The Royal College of Surgeons of England has welcomed the progress made to slash long waiting times for NHS patients, as new data show two-year waits for treatment almost halved in three months.
Data published this month by NHS England show 12,735 people were waiting more than two years for hospital treatment in April 2022, down from 23,778 in January 2022 (the all-time high). The government’s target is to have no one waiting over two years by the end of June.
However, NHS England’s monthly Referral to Treatment (RTT) statistics also reveal that the waiting list has risen overall, to a record high of 6.48 million.
The longest remaining two-year waits were most commonly for Trauma and Orthopaedic treatment – such as hip and knee replacements (3,145), General Surgery – such as gallbladder removals and hernia operations (1,746), or Ear Nose and Throat treatment (1,730).
Mr Tim Mitchell, a consultant, ear, nose and throat surgeon and Vice President of the Royal College of Surgeons of England, said: “Today’s figures show light at the end of the tunnel for people who have been waiting excessively long for a planned hospital treatment. Surgical teams have been working around the clock to reduce the enormous waiting list which built up during the pandemic.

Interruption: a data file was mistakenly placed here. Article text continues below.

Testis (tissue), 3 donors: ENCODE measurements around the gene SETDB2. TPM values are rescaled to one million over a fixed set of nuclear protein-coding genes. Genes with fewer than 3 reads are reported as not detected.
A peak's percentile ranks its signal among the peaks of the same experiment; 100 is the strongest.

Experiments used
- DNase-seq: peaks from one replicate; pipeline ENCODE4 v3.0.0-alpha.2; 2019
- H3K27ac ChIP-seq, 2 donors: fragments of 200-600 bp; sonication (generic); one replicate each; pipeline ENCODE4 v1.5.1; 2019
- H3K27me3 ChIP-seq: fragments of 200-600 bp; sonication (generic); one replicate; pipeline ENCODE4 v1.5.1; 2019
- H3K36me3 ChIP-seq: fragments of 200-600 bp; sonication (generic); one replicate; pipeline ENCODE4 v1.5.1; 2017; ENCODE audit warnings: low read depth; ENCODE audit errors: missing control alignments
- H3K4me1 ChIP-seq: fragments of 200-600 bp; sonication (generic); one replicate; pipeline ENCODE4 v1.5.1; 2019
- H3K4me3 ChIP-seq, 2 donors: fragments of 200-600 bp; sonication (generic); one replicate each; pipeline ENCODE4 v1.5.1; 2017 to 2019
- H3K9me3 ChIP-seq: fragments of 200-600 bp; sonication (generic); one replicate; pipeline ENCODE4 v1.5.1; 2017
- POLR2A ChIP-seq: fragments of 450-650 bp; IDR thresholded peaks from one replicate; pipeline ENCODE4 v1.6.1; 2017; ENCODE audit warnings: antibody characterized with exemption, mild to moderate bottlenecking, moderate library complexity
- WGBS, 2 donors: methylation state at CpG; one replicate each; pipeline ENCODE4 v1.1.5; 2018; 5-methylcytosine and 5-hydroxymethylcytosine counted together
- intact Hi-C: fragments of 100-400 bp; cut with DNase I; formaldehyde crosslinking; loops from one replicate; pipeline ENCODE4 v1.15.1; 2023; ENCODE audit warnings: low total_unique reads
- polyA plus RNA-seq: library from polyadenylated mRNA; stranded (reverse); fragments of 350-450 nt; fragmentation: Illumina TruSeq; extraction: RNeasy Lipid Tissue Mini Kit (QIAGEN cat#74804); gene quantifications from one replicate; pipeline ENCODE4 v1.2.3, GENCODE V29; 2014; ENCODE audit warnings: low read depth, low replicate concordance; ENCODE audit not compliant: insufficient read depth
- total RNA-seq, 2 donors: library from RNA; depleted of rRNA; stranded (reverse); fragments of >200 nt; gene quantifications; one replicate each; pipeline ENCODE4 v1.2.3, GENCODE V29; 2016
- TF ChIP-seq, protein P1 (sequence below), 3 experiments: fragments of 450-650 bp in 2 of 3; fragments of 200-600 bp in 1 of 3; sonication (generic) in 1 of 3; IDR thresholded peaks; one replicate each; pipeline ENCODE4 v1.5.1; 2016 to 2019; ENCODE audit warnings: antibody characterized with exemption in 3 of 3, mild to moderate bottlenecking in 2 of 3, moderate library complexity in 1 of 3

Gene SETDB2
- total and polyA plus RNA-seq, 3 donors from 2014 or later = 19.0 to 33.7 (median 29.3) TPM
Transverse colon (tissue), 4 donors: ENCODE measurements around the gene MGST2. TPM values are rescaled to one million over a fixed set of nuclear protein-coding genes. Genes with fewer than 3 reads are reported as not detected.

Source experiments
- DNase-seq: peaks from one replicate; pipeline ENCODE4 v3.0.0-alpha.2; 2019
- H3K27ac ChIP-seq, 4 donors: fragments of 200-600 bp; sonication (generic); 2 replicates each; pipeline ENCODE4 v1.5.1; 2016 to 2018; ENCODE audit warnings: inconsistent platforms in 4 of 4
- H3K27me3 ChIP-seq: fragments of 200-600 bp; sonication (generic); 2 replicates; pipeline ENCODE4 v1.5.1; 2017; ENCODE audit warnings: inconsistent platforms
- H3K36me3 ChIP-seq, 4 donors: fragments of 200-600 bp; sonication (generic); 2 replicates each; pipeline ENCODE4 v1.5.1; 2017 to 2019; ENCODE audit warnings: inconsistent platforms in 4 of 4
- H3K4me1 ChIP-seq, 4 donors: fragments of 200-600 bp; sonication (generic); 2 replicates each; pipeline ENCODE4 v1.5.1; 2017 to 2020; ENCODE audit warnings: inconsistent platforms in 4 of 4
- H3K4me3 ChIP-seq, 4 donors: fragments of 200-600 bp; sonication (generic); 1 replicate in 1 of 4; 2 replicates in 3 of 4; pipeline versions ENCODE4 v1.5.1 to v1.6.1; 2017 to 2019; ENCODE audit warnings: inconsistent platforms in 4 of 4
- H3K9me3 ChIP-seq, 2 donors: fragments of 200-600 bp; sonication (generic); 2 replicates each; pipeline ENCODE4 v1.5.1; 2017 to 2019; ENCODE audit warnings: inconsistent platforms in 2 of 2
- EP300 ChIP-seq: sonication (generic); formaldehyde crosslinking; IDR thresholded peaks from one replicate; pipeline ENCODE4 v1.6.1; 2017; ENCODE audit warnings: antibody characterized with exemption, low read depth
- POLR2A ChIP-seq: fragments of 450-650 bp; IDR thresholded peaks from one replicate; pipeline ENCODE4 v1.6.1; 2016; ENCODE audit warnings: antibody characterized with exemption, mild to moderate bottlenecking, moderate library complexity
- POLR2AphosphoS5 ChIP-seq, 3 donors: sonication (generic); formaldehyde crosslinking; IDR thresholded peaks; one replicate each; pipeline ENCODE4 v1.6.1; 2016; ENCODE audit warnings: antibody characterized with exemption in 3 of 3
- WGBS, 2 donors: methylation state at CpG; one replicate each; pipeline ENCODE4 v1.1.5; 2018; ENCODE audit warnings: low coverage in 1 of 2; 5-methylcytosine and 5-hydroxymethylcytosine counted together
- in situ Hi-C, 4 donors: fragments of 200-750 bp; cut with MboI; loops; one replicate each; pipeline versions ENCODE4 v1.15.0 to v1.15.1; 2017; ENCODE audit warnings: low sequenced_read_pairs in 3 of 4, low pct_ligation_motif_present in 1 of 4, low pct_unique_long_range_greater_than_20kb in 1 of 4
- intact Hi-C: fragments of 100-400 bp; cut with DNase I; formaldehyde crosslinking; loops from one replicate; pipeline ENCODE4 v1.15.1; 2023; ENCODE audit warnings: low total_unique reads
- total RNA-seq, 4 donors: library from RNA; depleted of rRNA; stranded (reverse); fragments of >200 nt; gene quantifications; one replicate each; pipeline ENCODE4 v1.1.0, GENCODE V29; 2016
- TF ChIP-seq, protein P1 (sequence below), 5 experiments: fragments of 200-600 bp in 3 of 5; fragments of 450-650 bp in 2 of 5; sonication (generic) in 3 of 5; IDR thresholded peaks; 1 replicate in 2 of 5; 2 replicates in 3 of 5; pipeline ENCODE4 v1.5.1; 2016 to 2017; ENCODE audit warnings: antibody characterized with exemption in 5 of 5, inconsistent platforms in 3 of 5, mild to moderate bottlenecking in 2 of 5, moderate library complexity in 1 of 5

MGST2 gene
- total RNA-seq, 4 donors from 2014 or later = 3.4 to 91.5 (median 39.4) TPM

“However, there are still big challenges ahead. As people return to the NHS, demand is only getting stronger. The total waiting list increased again in April to a record 6.48 million.
“The NHS is creating surgical hubs where planned surgery can happen, but it also needs more staff. Surgical trainees are a key part of the solution, and should be involved in every operation. If we don’t support trainees to progress, they may abandon their training or decide to pursue their careers abroad. That would be a tragedy, and we cannot allow it to happen.”
The NHS performance statistics are available here: